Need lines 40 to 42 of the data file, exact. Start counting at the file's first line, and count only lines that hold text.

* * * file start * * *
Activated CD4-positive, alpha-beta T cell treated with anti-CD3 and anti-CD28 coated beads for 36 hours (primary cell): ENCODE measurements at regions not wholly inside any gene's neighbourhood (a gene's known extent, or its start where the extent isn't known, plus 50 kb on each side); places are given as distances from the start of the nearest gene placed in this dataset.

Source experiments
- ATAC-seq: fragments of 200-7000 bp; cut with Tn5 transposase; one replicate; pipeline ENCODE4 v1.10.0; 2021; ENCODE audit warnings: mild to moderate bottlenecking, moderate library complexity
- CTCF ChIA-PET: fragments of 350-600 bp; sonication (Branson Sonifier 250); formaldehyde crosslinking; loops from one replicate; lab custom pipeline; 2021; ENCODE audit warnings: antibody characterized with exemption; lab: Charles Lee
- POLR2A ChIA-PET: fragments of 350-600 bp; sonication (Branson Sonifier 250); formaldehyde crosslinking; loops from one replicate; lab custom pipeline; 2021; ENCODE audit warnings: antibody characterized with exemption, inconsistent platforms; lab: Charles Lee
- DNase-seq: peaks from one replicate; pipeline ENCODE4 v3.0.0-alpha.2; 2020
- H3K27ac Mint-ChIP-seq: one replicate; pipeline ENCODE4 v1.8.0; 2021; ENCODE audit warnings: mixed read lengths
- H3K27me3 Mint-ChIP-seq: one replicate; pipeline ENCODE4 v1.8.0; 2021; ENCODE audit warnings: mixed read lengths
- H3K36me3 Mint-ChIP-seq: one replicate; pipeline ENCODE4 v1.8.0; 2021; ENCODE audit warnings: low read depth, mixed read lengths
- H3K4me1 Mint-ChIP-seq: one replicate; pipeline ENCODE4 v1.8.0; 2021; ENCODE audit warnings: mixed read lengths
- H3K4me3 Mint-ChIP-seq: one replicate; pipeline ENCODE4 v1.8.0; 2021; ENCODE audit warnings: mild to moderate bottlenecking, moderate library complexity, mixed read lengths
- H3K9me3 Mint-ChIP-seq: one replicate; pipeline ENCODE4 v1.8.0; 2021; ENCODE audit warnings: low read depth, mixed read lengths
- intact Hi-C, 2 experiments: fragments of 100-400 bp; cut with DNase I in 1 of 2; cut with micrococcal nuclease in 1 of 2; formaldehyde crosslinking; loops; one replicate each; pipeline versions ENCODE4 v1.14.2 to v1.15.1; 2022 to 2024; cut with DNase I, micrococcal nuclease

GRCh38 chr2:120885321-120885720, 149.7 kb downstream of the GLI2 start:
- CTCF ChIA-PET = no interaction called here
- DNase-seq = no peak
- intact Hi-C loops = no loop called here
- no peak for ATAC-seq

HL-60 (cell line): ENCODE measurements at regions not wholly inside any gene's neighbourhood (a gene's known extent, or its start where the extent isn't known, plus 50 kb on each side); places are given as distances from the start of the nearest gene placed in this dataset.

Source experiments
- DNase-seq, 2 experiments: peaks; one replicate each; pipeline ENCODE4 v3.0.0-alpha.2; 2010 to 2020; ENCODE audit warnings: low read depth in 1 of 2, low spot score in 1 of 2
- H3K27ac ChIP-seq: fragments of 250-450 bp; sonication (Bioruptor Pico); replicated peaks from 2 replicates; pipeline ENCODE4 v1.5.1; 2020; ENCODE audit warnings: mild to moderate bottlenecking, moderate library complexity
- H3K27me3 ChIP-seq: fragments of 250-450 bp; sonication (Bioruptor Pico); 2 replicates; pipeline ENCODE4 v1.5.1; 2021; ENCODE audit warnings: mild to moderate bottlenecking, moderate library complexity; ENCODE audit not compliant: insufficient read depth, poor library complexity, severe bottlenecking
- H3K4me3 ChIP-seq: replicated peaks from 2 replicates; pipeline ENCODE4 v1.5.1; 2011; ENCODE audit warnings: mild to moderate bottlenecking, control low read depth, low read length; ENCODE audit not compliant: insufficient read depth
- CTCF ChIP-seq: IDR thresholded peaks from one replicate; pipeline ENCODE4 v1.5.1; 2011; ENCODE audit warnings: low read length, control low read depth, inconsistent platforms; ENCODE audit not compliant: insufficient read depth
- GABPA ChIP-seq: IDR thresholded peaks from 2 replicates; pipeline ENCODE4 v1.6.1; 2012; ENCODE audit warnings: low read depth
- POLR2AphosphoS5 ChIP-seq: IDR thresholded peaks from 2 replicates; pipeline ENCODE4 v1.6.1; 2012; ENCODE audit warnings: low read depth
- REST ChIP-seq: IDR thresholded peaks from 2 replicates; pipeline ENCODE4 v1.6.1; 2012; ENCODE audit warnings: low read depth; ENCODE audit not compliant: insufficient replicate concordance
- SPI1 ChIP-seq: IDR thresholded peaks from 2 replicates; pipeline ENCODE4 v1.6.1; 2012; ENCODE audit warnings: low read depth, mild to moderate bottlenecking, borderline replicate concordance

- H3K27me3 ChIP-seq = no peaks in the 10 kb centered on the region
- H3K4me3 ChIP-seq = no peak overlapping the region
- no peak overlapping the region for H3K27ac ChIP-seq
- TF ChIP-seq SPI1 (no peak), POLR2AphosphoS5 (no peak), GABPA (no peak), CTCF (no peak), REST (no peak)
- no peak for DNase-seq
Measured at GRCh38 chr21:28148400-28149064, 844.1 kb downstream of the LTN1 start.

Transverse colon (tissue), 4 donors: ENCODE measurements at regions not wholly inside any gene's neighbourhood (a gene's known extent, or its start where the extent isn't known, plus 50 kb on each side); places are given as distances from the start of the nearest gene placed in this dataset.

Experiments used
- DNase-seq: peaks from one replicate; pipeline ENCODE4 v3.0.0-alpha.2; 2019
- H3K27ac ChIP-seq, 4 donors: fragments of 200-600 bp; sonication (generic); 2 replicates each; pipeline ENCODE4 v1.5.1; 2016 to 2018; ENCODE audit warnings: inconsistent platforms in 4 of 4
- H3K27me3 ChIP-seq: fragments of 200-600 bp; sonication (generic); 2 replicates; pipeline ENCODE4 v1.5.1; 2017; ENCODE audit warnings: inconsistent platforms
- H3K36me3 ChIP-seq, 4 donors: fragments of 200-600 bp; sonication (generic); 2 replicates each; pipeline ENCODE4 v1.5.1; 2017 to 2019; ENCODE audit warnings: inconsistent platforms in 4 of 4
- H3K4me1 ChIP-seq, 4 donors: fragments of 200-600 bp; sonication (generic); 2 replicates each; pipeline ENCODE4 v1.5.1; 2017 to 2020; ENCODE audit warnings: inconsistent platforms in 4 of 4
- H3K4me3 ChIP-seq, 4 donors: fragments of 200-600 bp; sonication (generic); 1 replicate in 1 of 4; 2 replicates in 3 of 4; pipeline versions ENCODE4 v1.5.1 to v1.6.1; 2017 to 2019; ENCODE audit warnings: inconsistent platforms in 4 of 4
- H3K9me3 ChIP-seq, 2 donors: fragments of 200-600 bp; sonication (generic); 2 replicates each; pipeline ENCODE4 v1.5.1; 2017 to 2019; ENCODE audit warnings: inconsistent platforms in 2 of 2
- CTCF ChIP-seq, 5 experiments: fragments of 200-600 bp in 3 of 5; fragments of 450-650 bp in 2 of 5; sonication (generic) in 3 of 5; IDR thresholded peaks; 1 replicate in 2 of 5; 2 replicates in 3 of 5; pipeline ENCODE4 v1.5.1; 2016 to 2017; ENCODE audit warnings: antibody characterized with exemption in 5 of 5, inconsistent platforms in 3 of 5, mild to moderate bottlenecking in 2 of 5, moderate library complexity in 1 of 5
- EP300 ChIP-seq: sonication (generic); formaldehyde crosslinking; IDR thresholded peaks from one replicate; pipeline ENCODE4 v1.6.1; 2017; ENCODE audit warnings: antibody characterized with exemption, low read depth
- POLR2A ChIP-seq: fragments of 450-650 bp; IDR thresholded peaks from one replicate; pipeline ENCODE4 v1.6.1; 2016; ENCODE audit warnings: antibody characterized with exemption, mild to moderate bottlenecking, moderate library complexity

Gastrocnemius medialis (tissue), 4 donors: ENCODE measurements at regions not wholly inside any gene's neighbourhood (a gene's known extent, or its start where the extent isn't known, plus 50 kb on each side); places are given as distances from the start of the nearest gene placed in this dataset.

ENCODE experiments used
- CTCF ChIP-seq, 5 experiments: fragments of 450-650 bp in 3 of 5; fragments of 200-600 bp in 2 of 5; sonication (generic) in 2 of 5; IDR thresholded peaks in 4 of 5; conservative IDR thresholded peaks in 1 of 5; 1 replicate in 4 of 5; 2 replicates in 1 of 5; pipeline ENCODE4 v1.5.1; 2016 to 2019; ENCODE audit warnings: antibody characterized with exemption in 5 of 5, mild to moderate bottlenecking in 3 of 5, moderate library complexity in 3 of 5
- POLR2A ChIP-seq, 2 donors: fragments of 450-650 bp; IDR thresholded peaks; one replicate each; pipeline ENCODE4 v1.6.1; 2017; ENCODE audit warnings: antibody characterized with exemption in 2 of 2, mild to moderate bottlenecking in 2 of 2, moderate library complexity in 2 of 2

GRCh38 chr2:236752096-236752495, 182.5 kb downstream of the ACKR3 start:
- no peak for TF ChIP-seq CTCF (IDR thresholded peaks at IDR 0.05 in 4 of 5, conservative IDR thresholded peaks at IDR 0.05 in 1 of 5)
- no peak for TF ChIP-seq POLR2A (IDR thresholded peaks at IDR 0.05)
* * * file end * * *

- H3K27me3 ChIP-seq: fragments of 200-600 bp; sonication (generic); 2 replicates; pipeline ENCODE4 v1.5.1; 2017; ENCODE audit warnings: inconsistent platforms
- H3K36me3 ChIP-seq, 4 donors: fragments of 200-600 bp; sonication (generic); 2 replicates each; pipeline ENCODE4 v1.5.1; 2017 to 2019; ENCODE audit warnings: inconsistent platforms in 4 of 4
- H3K4me1 ChIP-seq, 4 donors: fragments of 200-600 bp; sonication (generic); 2 replicates each; pipeline ENCODE4 v1.5.1; 2017 to 2020; ENCODE audit warnings: inconsistent platforms in 4 of 4